Robert Downey Jr., who revived the onscreen life of Holmes with his 2009 movie (and a 2011 sequel) is in the early stages of a third Holmes big screen effort. If Sherlock and Elementary truly are done, then the Downey Jr. movie may jumpstart Holmes in the public culture, though many fans don’t like his action hero portrayal.

The Estate of Sir Arthur Conan Doyle sued, and lost, to have Holmes declared under copyright. He and Watson, and the stories before The Casebook of Sherlock Holmes, remain in the public domain.

A Holmes short story, supposedly written by Doyle, was discovered. Its provenance remains doubtful. Quite.

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The Public Life of Sherlock Holmes: Thoughts on The Sussex Vampire

The Public Life of Sherlock Holmes: Thoughts on The Sussex Vampire

Sumatra

Sussex_PagetIt seems somewhat curious that we find three references to Sumatra in the Canon. Two of those are to unrecorded cases, which makes matters even more intriguing. Sumatra is the sixth largest island in the world and a part of Indonesia.  Indonesia was ruled by the Dutch for over three hundred years, including the entirety of Sherlock Holmes’ career (Japan occupied Indonesia during World War II and the country gained autonomy after that). I have visited Indonesia twice, as my wife was born and raised there.

In “The Sussex Vampire,” Holmes mentions the Matilda Briggs, “a ship associated with the giant rat of Sumatra, a story for which the world is not yet prepared.” In “The Dying Detective,” Culverton Smith was a planter who lived in Sumatra. We are also told at the beginning of “The Reigate Squires” that Holmes was on the verge of collapse after foiling the colossal schemes of Baron Maupertuis, which involved the Netherland-Sumatra company.

Three references to people or things with Sumatran ties. Could tea somehow be related? Indonesia was one of the world’s leading tea producers until World War II. The region of Sumatra was the second-largest tea producing region in Indonesia. Was the death of Culverton Smith’s nephew somehow associated with the activities of Baron Maupertius, for whom Culverton Smith worked or was otherwise associated?

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The Public Life of Sherlock Holmes: Not Impressed With “The Mazarin Stone”

The Public Life of Sherlock Holmes: Not Impressed With “The Mazarin Stone”

Mazarin_StickCurrent writers of Sherlock Holmes stories (such stories are known as ‘pastiches’) are held to the standard of Sir Arthur Conan Doyle’s originals. And rightfully so. But that’s not to say that all sixty of Doyle’s tales featuring his famous detective are of the same quality. Followers of the great detective debate the merits of various stories. I myself am less than thrilled with “The Dying Detective,” since Holmes doesn’t do much of anything in it. He’s less mobile than Nero Wolfe in that one.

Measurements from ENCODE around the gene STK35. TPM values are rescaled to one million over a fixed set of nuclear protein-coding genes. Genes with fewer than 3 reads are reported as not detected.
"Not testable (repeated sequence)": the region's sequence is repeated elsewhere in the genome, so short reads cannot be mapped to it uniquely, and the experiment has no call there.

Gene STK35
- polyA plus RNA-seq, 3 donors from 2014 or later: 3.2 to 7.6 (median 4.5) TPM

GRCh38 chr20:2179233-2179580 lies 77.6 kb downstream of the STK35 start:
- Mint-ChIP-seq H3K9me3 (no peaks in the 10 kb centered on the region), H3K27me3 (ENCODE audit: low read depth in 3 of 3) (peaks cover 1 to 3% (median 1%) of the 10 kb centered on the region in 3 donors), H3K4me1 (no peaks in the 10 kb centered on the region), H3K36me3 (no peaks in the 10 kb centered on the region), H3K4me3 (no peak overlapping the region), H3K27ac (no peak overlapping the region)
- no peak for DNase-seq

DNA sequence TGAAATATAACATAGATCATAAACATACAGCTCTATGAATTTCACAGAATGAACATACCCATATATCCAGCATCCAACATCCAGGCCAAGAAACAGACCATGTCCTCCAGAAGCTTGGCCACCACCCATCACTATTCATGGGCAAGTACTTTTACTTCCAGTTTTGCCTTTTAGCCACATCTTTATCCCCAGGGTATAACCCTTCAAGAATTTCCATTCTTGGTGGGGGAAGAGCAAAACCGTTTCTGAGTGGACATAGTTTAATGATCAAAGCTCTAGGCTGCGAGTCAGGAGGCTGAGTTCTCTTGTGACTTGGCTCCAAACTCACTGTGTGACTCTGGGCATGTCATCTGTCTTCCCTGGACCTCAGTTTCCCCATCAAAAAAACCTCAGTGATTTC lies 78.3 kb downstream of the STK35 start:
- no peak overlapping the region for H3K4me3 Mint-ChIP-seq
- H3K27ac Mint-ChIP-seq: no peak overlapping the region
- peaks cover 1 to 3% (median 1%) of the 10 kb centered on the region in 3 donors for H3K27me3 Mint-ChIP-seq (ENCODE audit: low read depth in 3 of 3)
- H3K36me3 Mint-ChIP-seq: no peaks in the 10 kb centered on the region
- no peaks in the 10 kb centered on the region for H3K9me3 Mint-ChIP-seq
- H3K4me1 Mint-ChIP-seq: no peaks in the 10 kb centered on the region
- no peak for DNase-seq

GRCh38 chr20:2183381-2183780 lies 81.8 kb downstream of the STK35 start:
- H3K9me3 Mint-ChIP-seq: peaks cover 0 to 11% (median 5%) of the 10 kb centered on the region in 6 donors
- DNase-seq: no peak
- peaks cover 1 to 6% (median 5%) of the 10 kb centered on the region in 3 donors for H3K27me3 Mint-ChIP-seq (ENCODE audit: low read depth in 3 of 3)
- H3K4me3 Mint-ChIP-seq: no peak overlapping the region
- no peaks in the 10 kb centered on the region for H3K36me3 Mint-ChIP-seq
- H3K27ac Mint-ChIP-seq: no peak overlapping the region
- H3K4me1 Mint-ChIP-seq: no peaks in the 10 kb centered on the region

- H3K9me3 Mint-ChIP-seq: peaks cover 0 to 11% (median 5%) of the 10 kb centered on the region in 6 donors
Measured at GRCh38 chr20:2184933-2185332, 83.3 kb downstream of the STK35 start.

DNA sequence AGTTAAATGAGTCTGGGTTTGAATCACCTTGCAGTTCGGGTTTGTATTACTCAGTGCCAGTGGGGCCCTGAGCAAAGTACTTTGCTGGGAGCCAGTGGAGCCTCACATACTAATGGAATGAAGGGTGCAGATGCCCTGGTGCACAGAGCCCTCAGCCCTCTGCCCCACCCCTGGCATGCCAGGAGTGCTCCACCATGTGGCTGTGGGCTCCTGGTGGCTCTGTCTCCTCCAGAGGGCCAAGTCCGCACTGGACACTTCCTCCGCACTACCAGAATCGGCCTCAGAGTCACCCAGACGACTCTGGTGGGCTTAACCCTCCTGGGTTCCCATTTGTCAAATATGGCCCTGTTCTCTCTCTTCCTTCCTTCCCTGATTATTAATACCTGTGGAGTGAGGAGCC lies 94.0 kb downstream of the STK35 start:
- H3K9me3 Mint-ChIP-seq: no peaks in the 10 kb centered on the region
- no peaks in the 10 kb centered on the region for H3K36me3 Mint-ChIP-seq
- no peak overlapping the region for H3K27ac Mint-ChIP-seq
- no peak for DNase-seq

But I can’t think of too many fellow Sherlockians (and I don’t mean followers of the BBC television show) who are enamored with “The Mazarin Stone.” I definitely am not and consider it one of the weakest in the entire Canon. Of course, if you haven’t read it, you probably should do so before continuing. You’re back? Good.

The Play’s the Thing

Jack Tracy’s The Published Apocrypha contains the full text of the play The Crown Diamond, as well as an informative essay. “The Adventure of the Mazarin Stone” and The Crown Diamond are pretty much the same story and share much dialogue, differing only in a few minor details.

One of those details worth noting is that Colonel Sebastian Moran is the villain in play, whereas it is Count Negreto Sylvius in the story. Using Moran makes sense, since playgoers likely would know the character, based on his feature role in “The Empty House.” Both men like air guns and are big game hunters, so the real difference is negligible.

Dennis Neilson Terry starred as Holmes in the stage production of The Crown Diamond.  It’s nowhere near as good as Doyle’s play, The Speckled Band, which I wrote about in this post.

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The Public Life of Sherlock Holmes – A New Solar Pons Omnibus

The Public Life of Sherlock Holmes – A New Solar Pons Omnibus

Copper_OmnibusIf you want to read my thoughts on the season four (and hopefully series) finale of BBC’s Sherlock, click on over and read it at my blog. Because today The Public Life of Sherlock Holmes is going to talk about Solar Pons.

August Derleth, the creator of Solar Pons, passed away in 1971. Derleth’s final collection, The Chronicles of Solar Pons, a mix of previously released stories and ones never published, came out in 1973. Surprisingly, Pons would be back within a decade! In 1979, Basil Copper would release three collections of tales: The Dossier of Solar Pons, The Further Adventures of Solar Pons and The Secret Files of Solar Pons. There would be three more collections, as well as a novella. Copper had written horror books for Derleth’s Arkham House imprint and he seemed like a good choice for continuing the stories.

Unfortunately, Copper’s Pons connection did not have a happy ending. He helped Arkham House editor Don Turner compile an omnibus edition of all of Derleth’s released Pons stories. However, Copper chose to do some ‘corrective editing’ of the originals, which caused a furor among the Pontine faithful. You can read Jon Lellenberg’s essay on this topic in The Solar Pons Gazette (page 45). Peter Ruber also wrote an excellent account, but I don’t have permission to reprint that.